In 2007, when Pune-based Kapil Patwardhan was 16 years old, he came across a puppy that was severely dehydrated and without any shelter. When he approached it, Kapil found that it was infested with parasites and needed urgent treatment.

Kapil took the dog into his home, cared for it, and after weeks of treatment and rehabilitation, the pup became part of his family. They named him Caesar.

“This was the first instance where I felt such compassion towards an animal,” Kapil, now 29, recalls to The Better India.

A few weeks after this incident, he rescued another puppy. “She was 20 days old and frail. We nursed her to recovery and found her a permanent home with another family,” he says.

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Animal Adoption: Kapil with a rescued dog

As incidents of rescuing dogs, and occasionally cats, increased, Kapil decided he wanted to further his reach. So in 2018, he launched Floof, a startup that sells animal merchandise such as t-shirts, mugs and more. All the revenue generated from the sales goes for the welfare of the dogs and cats rescued.

Merchandise for a cause

Kapil and his parents work frequently to rescue dogs and cats and find them shelters or a new home. Around 2013, his father, a captain in the Merchant Navy, came across a startup in Sri Lanka that sold merchandise and spent the profits on the welfare of animals.

“We liked the concept, but did not have any expertise or experience in business,” Kapil says.

Regardless, Kapil took the plunge and launched Floof in August 2018. To kickstart the business, he purchased cloth and other required material, but later outsourced the work. “It helped maintain the quality of products and we could pay more attention to rescuing animals,” he says.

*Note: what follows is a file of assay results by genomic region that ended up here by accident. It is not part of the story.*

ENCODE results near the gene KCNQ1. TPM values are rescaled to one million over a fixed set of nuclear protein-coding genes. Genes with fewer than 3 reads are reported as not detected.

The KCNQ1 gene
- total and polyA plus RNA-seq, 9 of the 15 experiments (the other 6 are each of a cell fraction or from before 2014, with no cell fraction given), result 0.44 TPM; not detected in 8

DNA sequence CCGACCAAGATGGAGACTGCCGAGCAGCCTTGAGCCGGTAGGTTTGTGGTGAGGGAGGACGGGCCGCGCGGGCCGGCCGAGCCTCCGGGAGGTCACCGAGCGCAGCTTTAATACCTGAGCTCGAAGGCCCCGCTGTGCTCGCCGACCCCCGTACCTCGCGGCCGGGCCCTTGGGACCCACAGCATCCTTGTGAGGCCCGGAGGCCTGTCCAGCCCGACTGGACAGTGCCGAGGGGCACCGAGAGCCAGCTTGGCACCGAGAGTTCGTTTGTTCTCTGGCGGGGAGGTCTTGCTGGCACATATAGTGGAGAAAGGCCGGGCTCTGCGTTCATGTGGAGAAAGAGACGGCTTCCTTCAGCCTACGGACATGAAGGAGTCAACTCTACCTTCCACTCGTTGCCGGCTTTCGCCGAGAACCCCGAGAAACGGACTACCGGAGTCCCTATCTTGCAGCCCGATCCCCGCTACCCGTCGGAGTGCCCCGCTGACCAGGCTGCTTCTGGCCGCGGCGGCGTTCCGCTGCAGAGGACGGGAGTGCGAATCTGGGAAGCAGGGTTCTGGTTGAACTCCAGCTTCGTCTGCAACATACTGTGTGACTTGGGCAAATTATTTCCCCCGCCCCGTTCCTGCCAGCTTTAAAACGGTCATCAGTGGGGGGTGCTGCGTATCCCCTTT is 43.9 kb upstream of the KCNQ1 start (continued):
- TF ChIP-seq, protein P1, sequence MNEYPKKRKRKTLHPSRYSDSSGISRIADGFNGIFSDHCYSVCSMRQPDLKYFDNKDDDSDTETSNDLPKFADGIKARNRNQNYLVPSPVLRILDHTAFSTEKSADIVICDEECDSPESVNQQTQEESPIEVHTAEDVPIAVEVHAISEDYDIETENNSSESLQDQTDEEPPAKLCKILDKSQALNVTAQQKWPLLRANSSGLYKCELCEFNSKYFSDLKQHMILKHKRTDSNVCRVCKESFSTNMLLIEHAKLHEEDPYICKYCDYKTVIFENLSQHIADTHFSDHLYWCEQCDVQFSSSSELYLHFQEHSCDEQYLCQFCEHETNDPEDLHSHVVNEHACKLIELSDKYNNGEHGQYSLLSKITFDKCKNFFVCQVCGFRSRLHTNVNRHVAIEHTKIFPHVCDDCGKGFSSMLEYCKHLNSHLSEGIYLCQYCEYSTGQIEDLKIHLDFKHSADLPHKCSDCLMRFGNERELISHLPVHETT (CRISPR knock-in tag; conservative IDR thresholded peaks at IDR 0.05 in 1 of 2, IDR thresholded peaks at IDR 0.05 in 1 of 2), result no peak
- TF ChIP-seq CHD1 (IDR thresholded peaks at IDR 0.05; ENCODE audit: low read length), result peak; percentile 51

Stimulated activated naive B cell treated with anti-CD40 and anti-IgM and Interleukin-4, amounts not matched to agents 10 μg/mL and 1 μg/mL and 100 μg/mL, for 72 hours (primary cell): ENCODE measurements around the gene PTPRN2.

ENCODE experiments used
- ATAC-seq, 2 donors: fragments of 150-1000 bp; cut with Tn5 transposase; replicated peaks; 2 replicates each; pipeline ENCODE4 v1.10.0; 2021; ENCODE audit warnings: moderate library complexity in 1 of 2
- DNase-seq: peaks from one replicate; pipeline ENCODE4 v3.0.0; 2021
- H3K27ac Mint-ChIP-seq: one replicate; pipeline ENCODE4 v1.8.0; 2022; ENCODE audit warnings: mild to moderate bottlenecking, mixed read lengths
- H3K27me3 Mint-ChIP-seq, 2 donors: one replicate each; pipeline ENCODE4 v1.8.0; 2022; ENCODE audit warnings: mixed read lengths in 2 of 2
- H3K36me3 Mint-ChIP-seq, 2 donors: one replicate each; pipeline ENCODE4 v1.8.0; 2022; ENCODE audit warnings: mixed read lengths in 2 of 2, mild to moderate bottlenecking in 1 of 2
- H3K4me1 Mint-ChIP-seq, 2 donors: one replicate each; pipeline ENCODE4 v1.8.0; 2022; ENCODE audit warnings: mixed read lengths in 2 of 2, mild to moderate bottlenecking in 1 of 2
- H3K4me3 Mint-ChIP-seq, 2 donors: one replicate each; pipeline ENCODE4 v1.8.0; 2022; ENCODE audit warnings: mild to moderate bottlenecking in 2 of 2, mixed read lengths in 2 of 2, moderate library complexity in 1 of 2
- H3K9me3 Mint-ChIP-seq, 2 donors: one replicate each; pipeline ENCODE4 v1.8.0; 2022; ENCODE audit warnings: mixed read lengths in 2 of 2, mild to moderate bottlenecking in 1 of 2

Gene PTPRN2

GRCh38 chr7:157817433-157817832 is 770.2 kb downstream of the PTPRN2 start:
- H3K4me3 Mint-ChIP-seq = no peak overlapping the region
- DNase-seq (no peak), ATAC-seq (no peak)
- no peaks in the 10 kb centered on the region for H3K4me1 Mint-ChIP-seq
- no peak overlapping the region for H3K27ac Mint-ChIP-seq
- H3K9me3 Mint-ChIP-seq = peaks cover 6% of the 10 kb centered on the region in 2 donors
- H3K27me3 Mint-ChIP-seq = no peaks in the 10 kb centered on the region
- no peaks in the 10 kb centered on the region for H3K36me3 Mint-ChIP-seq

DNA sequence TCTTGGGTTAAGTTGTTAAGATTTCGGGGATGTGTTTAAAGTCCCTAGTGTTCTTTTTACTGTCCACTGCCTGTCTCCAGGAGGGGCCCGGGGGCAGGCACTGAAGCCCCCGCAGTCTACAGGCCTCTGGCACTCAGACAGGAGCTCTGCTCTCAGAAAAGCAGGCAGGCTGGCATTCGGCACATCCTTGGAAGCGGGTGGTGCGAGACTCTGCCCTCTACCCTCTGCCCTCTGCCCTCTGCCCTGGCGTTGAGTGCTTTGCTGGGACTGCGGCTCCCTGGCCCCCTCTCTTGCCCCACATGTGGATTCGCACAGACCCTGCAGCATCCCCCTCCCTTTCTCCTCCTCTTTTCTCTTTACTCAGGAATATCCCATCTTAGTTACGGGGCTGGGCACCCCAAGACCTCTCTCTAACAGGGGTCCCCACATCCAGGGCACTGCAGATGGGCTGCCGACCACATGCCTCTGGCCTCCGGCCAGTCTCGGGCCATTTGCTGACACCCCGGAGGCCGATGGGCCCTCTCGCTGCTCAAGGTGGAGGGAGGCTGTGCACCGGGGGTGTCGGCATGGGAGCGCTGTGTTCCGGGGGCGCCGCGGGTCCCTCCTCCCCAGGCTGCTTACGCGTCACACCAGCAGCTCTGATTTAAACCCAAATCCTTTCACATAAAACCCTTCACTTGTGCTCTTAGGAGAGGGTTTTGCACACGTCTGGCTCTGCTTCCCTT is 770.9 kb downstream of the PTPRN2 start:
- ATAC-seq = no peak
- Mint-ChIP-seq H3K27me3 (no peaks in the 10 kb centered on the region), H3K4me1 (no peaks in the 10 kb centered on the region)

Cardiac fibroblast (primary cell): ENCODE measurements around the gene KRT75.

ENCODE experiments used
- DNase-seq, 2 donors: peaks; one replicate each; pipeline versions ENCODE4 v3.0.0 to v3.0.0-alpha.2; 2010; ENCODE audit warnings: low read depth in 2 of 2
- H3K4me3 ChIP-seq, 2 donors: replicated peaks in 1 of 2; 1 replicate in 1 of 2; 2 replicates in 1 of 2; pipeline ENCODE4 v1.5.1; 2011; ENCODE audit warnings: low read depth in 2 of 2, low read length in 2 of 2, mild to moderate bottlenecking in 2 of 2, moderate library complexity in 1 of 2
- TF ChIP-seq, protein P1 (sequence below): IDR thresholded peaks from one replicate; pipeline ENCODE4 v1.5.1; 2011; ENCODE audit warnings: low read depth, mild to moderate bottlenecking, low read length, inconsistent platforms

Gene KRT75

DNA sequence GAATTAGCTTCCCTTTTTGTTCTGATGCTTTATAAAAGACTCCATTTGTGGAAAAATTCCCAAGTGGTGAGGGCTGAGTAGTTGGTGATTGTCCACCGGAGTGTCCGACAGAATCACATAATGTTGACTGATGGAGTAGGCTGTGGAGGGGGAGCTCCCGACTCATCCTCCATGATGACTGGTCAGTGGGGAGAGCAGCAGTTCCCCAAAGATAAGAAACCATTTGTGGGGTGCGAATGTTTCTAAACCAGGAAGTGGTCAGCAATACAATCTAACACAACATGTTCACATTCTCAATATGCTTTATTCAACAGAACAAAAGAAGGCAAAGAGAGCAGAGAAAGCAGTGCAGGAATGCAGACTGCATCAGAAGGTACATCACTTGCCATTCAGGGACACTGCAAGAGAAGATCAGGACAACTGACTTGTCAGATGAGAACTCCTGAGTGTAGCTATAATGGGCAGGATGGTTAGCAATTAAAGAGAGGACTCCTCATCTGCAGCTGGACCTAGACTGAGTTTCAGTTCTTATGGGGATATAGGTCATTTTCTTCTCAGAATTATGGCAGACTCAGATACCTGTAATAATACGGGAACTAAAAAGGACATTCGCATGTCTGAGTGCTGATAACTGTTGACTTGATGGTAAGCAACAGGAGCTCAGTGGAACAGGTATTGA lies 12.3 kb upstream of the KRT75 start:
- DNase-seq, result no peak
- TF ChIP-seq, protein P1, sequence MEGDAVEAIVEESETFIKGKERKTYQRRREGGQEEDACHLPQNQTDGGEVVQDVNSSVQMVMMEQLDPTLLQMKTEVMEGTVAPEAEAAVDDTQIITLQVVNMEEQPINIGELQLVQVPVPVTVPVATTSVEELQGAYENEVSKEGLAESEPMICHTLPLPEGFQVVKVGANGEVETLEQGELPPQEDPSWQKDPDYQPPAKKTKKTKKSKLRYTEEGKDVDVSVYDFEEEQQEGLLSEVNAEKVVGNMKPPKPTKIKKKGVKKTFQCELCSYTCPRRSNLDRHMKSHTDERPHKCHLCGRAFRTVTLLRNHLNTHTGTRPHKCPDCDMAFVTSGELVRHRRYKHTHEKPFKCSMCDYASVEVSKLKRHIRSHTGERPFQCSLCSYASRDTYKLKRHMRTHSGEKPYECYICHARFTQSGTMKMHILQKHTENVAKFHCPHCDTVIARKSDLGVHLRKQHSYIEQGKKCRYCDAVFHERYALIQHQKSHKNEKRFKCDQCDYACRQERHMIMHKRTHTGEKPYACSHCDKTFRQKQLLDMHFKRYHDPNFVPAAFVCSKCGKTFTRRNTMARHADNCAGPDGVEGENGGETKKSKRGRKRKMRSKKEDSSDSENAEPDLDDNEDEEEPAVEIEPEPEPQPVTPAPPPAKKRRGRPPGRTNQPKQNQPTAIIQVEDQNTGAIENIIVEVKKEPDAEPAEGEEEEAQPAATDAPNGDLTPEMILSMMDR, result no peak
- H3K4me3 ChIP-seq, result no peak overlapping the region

Kapil says the merchandise has helped fund about 50 local volunteers and 10 NGOs, as well as free-range animals. “The aim was to build a community that would come together and work for animal welfare,” he says.

Initially, Kapil worked on social media presence and created an Instagram community. “The first six months were terrible, as I lost a lot of money building the website and creating products. However, in 2019, I decided to participate in a pet festival held in Mumbai to spread the word about the brand,” he says, adding that it turned out to be a game-changer.

“I was not competing with big brands that focussed on pet products that addressed the animals’ diet, health and other needs. My products were aimed at the pet owner, who would wear merchandise to express their love for their furry friends,” he explains.

With new-found confidence, Kapil started attending more events. “Young people appreciated the products as they felt it supported the cause of animal welfare and raising awareness,” he says.

He began selling customised t-shirts and displaying prints at vet clinics. From fetching about seven orders a month, the sales grew to 40 over the next few months.

Today, Floof earns him Rs 7 lakh a year, of which 90 per cent of the profits are spent on rescuing and adopting dogs and cats, he says. The remaining amount is invested into scaling up the business by aiding volunteers.

‘A need for more compassion’

“I send money to folks in Mumbai, Delhi, Bengaluru and other parts of the country wherever there’s an emergency. In many instances, treating a dog or even feeding an animal may require huge funds, which young volunteers might not always have. I support them when money becomes an obstacle,” he says.

Animal Adoption: Kapil feeding free-range dogs.

Kapil says he feels blessed to have his business funded by his brother during the initial days. “It was a less-ventured area, and I did make mistakes along the way. But my parents and brother supported me throughout the journey,” he adds.

In the future, he aims to start a shelter home that can house dogs and cats while also serving as a merchandise shop.

He notes, “The COVID-19 lockdown has made everyone vulnerable, and humans have become more self-centred, catering to their own needs. But animals have equally suffered and now need compassion more than ever.”

Kapil notes that he does not have any monetary targets or the number of dogs he wishes to rescue a specific number of years. “When I first rescued the pup at 16, I watched how happy our home had become. The same happiness can be seen in the homes that have adopted dogs from me. I have observed that people tend to become more caring towards others, and gain a sense of responsibility when they adopt. This is my only inspiration to continue running my business,” he says.

Edited by Divya Sethu

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